I’ve been told to answer this question, or at the very least to ask the question and then talk about asking it. Big Brother . . . er, CreComm asked me to do this. And I’m glad that it did, because it got me to thinking—Twitter as an enigmatic dictator? Yeah, the idea kind of works.
There’s no question that social media has moved in an interesting direction the last few years. From media to marketing. From social to sociopath. If you want to brand yourself, in life and in business, social media is now the fastest and, indeed, the laziest way to do it. Did you hear about that movie? Here’s the trailer for you. Been to Home Depot lately? Here’s the latest catalogue for you. Are you following Donald Trump? Here’s a racist diatribe for you. But with great power comes great responsibility. Social media gives with one hand and takes away with the other. A series of right choices can point you in the right direction; one bad one can sink the ship. Which is why people, if they’re smart, are forced to keep with the goodness. Happy thoughts, people, happy thoughts! One bad thought—or bad by the standards of a single niche market—can become a Thoughtcrime. And then the Thought Police come for you. And then you find youself strapped to a chair in Room 101 facing a deathly rat as it bores toward your skull. Or, if I may dispense with the Orwellian analogies, everyone starts hating you and you are suddenly a tabloid enemy of the state.
In Orwell’s book (we’re talking about 1984, by the way, in case you hadn’t guessed), Thoughtcrime was punishable by death, but you were only captured for it if you let your scandalous, anti-establishment ideas be known. Even in that dystopian future, Big Brother wasn’t advanced enough to get inside your head. And the real world isn’t either. Yet. Which means that if you have controversial thoughts, the kind that might see you culturally crucified, you actually have to speak them. And Twitter lets you. And people do it. They don’t have to, but they do. It’s as if they stand in front of their telescreen, glare deeply into it, and shout “2 + 2 = 5.” In 1984, such an act would earn you a quick trip to Room 101, and in our world, it gets you our everyday equivalent—a guest spot on Jimmy Fallon where you apologize for swearing at the paparazzi.
Granted, unless you’re a celebrity, Twitter has the benefit of anonymity. It’s like the bathroom stall of social media. Or at least people think it is. They assume they can get away with politically incorrect bombast because they don’t have to face those angry faces in the crowd, forgetting that, in the end, a Twitter handle is attached to a name, and a name is attached to a face, and, sometimes, a face is attached to a future political candidate who desperately wishes that they hadn’t once used social media to brag about spitting on a homeless person.
Then again, should social media be conversely dull? Facebook seems to think so. Facebook is more inherently friendly because, you know, “friends.” Everybody and their dog has five hundred Facebook friends, including the Facebook friends who are dogs, and after a while it becomes impossible to ignore the fact that everybody on my Facebook list sounds more or less the same. Every status update, every comment, every little blurb of consciousness that gets posted to that site sounds like an attempt to look smart, sound detached, and act aloof, as if life really were an endless series of caustic remarks and mild annoyances. It’s like being trapped in a nightmarish Oscar Wilde theme park, where everything is surface and snark and everybody has an animatronic smile fixed on their face. It’s not what’s said on Facebook that amazes me. It’s what’s left unsaid: minus a few execptions, nobody is vulnerable or depressed; nobody is on anti-depressants. At least Twitter has the decency to try to show society for what it really is.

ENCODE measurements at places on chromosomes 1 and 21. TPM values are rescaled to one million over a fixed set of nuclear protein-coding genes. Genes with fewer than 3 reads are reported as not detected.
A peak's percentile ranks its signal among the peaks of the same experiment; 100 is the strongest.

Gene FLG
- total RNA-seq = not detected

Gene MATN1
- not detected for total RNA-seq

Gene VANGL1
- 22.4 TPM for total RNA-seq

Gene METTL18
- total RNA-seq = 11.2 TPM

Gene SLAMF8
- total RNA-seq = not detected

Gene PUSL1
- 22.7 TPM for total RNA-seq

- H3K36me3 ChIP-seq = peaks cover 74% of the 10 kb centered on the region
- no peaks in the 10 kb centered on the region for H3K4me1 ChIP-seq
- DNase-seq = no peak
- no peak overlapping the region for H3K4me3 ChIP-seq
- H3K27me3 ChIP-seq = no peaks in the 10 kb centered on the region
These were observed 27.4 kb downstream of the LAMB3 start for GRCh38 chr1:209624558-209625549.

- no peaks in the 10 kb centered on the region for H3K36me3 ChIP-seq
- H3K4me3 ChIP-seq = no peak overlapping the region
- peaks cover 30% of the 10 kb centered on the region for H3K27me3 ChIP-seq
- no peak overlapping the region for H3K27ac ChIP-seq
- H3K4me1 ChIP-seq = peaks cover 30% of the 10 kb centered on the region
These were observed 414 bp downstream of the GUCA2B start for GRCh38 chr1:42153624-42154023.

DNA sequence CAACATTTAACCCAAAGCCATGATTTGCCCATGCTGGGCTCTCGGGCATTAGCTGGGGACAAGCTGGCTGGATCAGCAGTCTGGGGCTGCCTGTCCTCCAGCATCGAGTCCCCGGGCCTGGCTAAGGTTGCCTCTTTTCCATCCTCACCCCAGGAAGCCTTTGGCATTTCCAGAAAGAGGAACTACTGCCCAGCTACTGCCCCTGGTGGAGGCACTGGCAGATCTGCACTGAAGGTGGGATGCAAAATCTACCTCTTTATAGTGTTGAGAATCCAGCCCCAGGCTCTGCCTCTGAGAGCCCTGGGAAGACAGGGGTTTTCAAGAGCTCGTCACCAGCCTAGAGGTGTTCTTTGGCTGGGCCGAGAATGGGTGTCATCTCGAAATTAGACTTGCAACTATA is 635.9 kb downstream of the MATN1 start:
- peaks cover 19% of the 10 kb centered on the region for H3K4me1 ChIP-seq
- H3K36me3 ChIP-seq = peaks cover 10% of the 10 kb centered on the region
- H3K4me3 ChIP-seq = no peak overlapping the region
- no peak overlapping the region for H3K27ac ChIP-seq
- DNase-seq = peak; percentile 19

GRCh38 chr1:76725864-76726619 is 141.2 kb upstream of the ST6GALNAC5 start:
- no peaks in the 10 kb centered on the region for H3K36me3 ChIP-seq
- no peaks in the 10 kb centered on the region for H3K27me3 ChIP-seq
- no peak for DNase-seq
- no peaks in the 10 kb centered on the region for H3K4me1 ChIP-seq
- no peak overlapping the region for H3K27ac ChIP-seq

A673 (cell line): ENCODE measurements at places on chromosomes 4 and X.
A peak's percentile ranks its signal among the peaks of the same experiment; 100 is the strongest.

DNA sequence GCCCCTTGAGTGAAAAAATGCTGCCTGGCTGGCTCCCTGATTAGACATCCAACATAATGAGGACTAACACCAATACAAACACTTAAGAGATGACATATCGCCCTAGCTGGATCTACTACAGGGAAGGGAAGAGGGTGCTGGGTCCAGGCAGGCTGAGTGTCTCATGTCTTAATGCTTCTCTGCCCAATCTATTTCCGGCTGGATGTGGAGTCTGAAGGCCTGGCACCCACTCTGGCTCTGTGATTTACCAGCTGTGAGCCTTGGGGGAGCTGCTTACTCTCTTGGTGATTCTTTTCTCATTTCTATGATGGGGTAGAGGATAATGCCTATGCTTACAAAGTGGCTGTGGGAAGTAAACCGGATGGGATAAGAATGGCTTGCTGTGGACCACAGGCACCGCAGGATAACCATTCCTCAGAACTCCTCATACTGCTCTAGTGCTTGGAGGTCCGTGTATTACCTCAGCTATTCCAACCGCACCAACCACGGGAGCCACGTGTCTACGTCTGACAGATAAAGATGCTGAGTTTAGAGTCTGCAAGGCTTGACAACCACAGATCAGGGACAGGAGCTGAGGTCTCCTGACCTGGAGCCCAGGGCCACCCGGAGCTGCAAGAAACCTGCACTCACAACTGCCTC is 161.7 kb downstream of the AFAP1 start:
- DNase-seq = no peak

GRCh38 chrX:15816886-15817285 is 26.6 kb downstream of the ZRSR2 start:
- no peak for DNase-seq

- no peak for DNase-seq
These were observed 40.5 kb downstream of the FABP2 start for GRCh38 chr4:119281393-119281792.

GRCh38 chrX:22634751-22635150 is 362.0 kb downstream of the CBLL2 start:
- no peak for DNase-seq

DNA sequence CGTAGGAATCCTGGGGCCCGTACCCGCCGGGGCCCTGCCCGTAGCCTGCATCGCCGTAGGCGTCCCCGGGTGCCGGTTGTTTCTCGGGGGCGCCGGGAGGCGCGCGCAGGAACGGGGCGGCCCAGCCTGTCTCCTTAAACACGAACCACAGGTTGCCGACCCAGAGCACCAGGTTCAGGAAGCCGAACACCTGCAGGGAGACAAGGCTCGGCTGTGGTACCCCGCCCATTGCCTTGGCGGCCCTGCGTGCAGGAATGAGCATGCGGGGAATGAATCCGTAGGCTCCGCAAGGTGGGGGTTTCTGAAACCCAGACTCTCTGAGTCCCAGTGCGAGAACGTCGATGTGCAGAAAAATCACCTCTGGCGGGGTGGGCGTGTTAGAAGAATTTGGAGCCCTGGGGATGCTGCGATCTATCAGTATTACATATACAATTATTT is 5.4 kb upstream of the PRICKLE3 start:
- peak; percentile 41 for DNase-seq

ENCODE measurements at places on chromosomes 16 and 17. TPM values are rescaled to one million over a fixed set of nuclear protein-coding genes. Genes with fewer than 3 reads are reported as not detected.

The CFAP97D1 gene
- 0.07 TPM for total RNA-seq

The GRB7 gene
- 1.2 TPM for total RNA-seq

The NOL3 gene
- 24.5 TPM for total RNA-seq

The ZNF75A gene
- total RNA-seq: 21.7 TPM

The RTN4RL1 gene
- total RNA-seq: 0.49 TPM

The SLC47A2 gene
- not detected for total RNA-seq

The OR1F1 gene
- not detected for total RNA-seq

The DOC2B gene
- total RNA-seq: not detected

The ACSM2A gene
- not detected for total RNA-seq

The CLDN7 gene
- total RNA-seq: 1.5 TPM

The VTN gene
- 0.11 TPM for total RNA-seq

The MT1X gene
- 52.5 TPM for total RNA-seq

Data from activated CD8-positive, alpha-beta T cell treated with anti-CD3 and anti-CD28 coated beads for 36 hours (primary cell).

But is it that dangerous? There’s no question that the advent of the Internet slowly eased us into a culture of rampant over-analysis. Apparently it’s a big deal that Kim Kardashian takes nude selfies. But is it? Who has time to ask that when there are enragements to be Tweeted? So far our rage has remained confined to words . . . and fun. The trolls, the PC principals – their reactions on social media are less about righteousness and more about pleasure. It’s fun to misinterpret things, and it’s fun to hate people because of it. But will the time come when we’re no longer watching for fun and are instead just watching?
Maybe, maybe not, but in the meantime, I think people are slowly becoming prepared for it. The Internet is no longer that safe space. Some will argue that it never was, but there’s no question that people, for a while, thought it was. For some reason they hadn’t quite comprehended that a written thought online actually equates to a spoken word in person, and without the benefit of hearsay. They felt that if it’s only on a computer screen, somehow that doesn’t make it real. Now we know better. The Internet is real, social media is real, and the way we use it is real. It’s no longer just Thoughtcrime, it’s Newspeak. And Big Brother is watching every word of it. Act accordingly.